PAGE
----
IE 7 beta 1 – a first glance

Oi, web developers, listen up! Microsoft has now released beta 1 of IE 7! Unfortunately, though, it’s only available for MSDN subscribers (however, it seems to be available from a number of BitTorrent web sites as well). I’ve only had a couple of hours to test it, but here’s the first impression.


The good

It’s got tabs
About time, to say the least. Open a new tab with Ctrl + T and close it with Ctrl + W. Works like it should.
RSS support
Finds RSS feeds for the current web page you’ve navigated to, and offers a view of the feed.
A search field adjacent to the address field
A small search field is placed just next to the address bar, for easy searching. However, I haven’t found out a way to open up the search results in a new tab, nor any keyboard shortcut for setting focus to search field.

The bad

No additional CSS 2 support
Yes, you read that correctly. Still no support for Child selectors, Universal selectors, Adjacent sibling selectors, Attribute selectors, Pseudo-classes (except :hover on a tags, but has been there since version 4) or Pseudo-elements. Why, oh my God, why? You tell me.
Only two CSS bugs fixed
The Peekaboo Bug and the Guillotine Bug, but to me it seems that the fix for the latter one isn’t a 100% stable, if you look at the tests in the test page. And they still haven’t fixed the doubled margin bug for floated elements. Sigh.
Correct event handling
Nope. Only the same ol’ non-standard event handling as before.
No support for the application/xhtml+xml MIME type
No support, and no validation of XHTML as XML.

Yes, I know, this is only the first beta, and a lot of things can happen before the release. But it certainly doesn’t look promising, to me it seems the focus has only been on the end-user and not for web developers at all.

Another thing that bothers me is that the beta isn’t publicly available (at lest not yet). I can understand the reason for only releasing certain products that will eventually cost money to MSDN subscribers, but IE 7 will not cost money, and they definitely need a lot of web developers to test it, to get the feedback necessary to avoid a scenario with a release that has to be patched soon after its release date.


Important update!

Chris Wilson just posted the extremely interesting post Standards and CSS in IE. In it, he addresses what will come in beta 2, where he outs this dream list:

Bug fixes
  • Peekaboo bug
  • Guillotine bug
  • Duplicate Character bug
  • Border Chaos
  • No Scroll bug
  • 3 Pixel Text Jog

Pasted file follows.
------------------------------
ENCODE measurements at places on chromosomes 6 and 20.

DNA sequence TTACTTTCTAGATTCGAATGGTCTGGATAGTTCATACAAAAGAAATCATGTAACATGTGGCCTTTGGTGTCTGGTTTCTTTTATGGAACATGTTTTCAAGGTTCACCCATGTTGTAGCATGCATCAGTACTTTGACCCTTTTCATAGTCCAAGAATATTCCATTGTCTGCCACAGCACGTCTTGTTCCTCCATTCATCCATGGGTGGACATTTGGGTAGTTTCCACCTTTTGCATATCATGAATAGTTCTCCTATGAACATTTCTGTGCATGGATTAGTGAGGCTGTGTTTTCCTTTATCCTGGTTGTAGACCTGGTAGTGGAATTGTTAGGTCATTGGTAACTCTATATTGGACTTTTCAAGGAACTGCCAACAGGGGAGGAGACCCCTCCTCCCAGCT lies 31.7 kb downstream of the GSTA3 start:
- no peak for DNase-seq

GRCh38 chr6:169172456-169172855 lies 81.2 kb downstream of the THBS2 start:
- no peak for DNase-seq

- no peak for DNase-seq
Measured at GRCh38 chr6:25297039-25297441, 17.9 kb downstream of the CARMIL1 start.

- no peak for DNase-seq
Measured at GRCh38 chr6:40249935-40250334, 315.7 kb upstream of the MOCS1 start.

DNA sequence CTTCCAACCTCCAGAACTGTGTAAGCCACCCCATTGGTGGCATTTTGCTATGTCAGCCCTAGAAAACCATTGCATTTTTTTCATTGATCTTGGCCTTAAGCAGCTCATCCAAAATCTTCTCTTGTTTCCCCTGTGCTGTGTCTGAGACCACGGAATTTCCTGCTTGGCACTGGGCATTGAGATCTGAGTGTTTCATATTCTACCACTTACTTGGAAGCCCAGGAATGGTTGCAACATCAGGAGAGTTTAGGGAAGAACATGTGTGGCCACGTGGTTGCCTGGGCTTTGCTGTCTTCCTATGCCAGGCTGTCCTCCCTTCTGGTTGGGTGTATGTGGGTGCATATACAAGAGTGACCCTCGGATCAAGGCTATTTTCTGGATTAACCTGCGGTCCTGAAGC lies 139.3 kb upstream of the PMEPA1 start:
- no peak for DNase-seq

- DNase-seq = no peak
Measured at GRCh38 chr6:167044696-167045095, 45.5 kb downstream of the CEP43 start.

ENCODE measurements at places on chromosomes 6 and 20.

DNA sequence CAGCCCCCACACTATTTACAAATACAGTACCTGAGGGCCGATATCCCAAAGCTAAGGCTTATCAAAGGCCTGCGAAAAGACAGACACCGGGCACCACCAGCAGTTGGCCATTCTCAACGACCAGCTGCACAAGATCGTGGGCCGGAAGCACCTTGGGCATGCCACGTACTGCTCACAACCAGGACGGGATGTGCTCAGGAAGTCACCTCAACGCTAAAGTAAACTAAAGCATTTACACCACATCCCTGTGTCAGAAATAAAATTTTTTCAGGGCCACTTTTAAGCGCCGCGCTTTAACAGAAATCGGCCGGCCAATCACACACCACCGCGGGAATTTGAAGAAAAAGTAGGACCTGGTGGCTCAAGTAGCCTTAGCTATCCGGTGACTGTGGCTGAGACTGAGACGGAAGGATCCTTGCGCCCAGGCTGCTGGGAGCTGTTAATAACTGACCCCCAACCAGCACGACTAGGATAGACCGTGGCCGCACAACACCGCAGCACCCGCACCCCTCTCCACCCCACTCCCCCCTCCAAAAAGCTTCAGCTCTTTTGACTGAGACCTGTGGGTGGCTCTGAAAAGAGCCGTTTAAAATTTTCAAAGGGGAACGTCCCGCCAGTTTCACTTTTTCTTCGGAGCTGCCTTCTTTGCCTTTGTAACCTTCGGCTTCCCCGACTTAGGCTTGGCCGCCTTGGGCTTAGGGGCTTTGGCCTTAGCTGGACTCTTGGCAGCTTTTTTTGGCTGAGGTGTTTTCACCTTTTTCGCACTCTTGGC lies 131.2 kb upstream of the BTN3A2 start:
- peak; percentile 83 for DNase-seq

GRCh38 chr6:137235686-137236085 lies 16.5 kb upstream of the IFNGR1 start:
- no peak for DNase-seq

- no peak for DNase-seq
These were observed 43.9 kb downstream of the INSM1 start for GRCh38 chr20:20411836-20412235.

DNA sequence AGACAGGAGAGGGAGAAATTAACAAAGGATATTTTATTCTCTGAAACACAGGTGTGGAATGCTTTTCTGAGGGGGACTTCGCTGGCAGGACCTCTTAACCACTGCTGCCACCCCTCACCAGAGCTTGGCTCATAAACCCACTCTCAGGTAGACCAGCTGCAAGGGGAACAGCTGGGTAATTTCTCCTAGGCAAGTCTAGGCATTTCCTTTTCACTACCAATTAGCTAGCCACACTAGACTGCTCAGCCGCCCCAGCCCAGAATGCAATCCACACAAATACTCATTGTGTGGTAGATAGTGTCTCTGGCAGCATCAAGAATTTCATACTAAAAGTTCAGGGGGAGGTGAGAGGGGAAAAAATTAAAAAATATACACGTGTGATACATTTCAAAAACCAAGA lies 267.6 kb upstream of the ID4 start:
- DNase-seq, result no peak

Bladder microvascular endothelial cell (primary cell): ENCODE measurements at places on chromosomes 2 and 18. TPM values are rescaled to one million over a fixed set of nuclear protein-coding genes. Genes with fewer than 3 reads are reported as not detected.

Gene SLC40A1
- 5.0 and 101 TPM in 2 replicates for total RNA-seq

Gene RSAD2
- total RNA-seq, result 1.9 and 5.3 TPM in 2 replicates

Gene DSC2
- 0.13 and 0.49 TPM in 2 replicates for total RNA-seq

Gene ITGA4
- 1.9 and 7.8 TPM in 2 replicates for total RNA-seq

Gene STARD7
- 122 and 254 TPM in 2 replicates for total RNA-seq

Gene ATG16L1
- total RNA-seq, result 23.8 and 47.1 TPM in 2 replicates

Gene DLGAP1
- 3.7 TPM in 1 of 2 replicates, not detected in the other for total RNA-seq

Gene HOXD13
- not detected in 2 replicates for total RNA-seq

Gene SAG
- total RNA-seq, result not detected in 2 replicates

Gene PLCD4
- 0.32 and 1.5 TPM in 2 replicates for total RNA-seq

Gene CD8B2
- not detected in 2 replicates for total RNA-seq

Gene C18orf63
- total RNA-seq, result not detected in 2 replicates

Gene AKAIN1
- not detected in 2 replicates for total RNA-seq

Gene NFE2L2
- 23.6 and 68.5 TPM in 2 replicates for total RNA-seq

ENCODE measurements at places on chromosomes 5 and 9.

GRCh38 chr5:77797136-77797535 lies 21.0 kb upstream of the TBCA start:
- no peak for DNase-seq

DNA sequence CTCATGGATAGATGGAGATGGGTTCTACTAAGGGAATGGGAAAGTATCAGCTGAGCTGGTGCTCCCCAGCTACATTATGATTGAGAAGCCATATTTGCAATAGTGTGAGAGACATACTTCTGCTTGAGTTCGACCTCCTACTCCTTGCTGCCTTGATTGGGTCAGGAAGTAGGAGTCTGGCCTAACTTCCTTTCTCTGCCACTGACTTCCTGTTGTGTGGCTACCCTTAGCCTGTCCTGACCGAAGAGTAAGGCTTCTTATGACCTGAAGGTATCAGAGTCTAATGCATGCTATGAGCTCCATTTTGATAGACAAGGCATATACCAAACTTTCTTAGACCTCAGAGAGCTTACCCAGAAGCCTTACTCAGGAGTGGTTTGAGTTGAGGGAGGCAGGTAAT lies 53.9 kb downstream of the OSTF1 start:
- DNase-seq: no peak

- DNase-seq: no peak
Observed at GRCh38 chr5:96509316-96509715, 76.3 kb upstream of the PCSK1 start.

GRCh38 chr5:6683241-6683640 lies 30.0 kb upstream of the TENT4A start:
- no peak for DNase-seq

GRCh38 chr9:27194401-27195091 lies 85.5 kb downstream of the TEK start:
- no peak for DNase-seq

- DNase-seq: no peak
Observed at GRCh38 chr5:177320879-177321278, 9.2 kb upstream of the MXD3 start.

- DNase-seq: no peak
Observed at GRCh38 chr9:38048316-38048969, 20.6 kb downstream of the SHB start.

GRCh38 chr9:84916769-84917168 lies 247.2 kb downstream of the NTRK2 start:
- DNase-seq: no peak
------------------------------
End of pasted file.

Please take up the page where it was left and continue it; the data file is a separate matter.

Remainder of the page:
• Magic Creeping Text bug
  • Bottom Margin bug on Hover
  • Losing the ability to highlight text under the top border
  • IE/Win Line-height bug
  • Double Float Margin Bug
  • Quirky Percentages in IE
  • Duplicate indent
  • Moving viewport scrollbar outside HTML borders
  • 1 px border style
  • Disappearing List-background
  • Fix width:auto
Feature list
  • HTML 4.01 ABBR tag
  • Improved (though not yet perfect) <object> fallback
  • CSS 2.1 Selector support (child, adjacent, attribute, first-child etc.)
  • CSS 2.1 Fixed positioning
  • Alpha channel in PNG images
  • Fix :hover on all elements
  • Background-attachment: fixed on all elements not just body

If this happens, it really is amazing! I’m sorry for my doubts.
The one and only essential thing I can think of is missing from that list is correct DOM event handling. Support for the application/xhtml+xml MIME type would be nice, but as Jim states in his comment at the IE blog:

Anne van Kesteren’s suggestion for an Internet Explorer that can follow the specs 100% and still render old websites with quirks is a great idea, and I hope you guys will consider it for Internet Explorer 8 – implementing a buggy application/xhtml+xml will ruin any chance of it working though

The only thing I’m wondering about is why they didn’t let us know this till know. Weren’t they allowed to, or are they simple masochistic and longed for a real backlash like they got? πŸ™‚

Anyway, I can’t wait to get my hands on beta 2!!!




  • How disappointing. But it does confirm my suspicions that Microsoft has been talking about "wanting to listen" etc. etc. only for the sake of reputation and added publicity.

    What matters to developers is only the end-result, though, but sadly developers are not people that MS truly cares about, only on the front.

    (or so it seems anyway)

  • Robert Nyman says:


    I hope this is not the case for the final release, though, and I'm also eager to see what Dean Edwards' and the WaSP part of the MS task force's reaction will be to this.

  • Interesting, but very frustrating.

    I totally agree to what Faruk said, but it seems to me that this is what Microsoft has always been doing and will always do – announce much, and provide little.

    Very sad, that there are so few improvement. Who wonders that they don’t release it toe the public – there might even gather people in Redmond to do demonstration against this ridiculous «development». πŸ™

  • Robert Nyman says:


    There is a big risk that Faruk might be right, but in this case, I hope he isn't. For the sake of the web! πŸ™‚

    My verdict will come after the final release, but this was certainly discomforting for now… πŸ™